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Our Research

Our laboratory studies Merkel cell carcinoma, an often lethal skin cancer, with ultimate goal of discovering new approaches to treat this disease.

Merkel Cell Carcinoma

Merkel cell carcinoma is usually caused in part by an extremely common (typically harmless) virus that was discovered in 2008, the Merkel cell polyomavirus. Another very important cause is extensive exposure to sunlight, possibly many years earlier, and this cancer typically presents in Caucasians with a relatively light skin tone. About 80% of MCC cases are caused by the virus, with the remaining 20% being caused by very extensive damage by the sun in the United States. People who have significant, prolonged suppression of their immune system are at high risk of MCC, but over 90% of MCC patients have no known problem with their immune system.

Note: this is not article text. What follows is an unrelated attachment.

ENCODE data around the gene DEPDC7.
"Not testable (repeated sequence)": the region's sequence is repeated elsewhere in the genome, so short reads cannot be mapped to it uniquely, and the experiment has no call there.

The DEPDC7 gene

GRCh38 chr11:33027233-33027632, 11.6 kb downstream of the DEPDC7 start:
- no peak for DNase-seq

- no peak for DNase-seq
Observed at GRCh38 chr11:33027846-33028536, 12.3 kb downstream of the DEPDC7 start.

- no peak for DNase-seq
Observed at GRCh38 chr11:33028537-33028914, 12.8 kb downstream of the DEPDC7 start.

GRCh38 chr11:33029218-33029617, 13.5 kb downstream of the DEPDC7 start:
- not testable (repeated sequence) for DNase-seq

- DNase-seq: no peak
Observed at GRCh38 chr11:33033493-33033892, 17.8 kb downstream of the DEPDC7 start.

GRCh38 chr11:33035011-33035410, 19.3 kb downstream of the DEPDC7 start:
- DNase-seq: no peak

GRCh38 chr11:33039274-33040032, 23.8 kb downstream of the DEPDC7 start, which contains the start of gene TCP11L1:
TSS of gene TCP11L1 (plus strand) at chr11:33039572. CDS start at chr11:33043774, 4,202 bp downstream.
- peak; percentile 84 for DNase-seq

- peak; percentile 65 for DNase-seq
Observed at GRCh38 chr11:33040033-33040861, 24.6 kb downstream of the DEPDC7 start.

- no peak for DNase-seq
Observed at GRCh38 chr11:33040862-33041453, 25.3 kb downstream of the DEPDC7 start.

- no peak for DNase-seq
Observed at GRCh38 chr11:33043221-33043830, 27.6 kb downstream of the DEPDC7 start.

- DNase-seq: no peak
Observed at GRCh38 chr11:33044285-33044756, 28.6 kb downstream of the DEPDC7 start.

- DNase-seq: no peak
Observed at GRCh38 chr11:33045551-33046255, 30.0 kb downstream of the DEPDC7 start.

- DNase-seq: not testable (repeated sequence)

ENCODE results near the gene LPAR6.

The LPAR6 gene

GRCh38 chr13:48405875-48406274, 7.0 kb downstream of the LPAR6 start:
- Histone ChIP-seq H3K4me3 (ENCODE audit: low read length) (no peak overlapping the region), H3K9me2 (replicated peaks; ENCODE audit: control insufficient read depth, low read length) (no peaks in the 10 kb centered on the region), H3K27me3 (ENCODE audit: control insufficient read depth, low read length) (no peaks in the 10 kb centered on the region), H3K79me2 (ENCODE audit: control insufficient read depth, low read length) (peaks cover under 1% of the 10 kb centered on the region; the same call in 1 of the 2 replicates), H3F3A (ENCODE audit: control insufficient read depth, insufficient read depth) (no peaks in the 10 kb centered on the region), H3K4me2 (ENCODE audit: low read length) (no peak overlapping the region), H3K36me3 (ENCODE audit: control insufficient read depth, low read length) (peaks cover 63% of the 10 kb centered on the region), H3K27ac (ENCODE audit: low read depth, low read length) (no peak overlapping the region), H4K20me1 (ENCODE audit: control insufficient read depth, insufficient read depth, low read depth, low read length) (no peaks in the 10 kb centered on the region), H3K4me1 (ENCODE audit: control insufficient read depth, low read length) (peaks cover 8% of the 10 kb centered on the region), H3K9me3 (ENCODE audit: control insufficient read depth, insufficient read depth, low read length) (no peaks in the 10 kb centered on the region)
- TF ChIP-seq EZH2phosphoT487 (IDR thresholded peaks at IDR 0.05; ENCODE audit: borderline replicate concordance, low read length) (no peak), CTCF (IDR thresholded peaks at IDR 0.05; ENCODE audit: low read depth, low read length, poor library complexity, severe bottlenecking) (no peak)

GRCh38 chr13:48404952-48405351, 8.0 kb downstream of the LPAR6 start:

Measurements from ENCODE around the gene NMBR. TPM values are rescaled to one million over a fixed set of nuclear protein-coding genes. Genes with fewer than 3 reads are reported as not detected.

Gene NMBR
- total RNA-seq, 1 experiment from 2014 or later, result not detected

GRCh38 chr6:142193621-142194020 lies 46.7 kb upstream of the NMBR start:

UV-induced DNA damage

One hour of sunlight (UV) exposure generates ~100,000 DNA lesions per cell, which are mutagenic. In response to UV, cells activate multiple biological processes (primarily via the ATR kinase) to cope with these deleterious lesions. However, chronic UV exposure leads to development of skin cancers, the most prevalent cancers in humans (annual incidence is 3.5 million in the US that exceeds all other cancers combined).

Featured News

13th Annual Merkel Cell Carcinoma Dinner

On September 10, 2018 in Seattle, over 280 patients, family members, clinicians, scientists, and trainees from across the United States…

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Undergraduate Research Symposium

UW’s Undergraduate Research Symposium 5/20/16. Explaining MCC research to people who have never heard of Merkel cell carcinoma…

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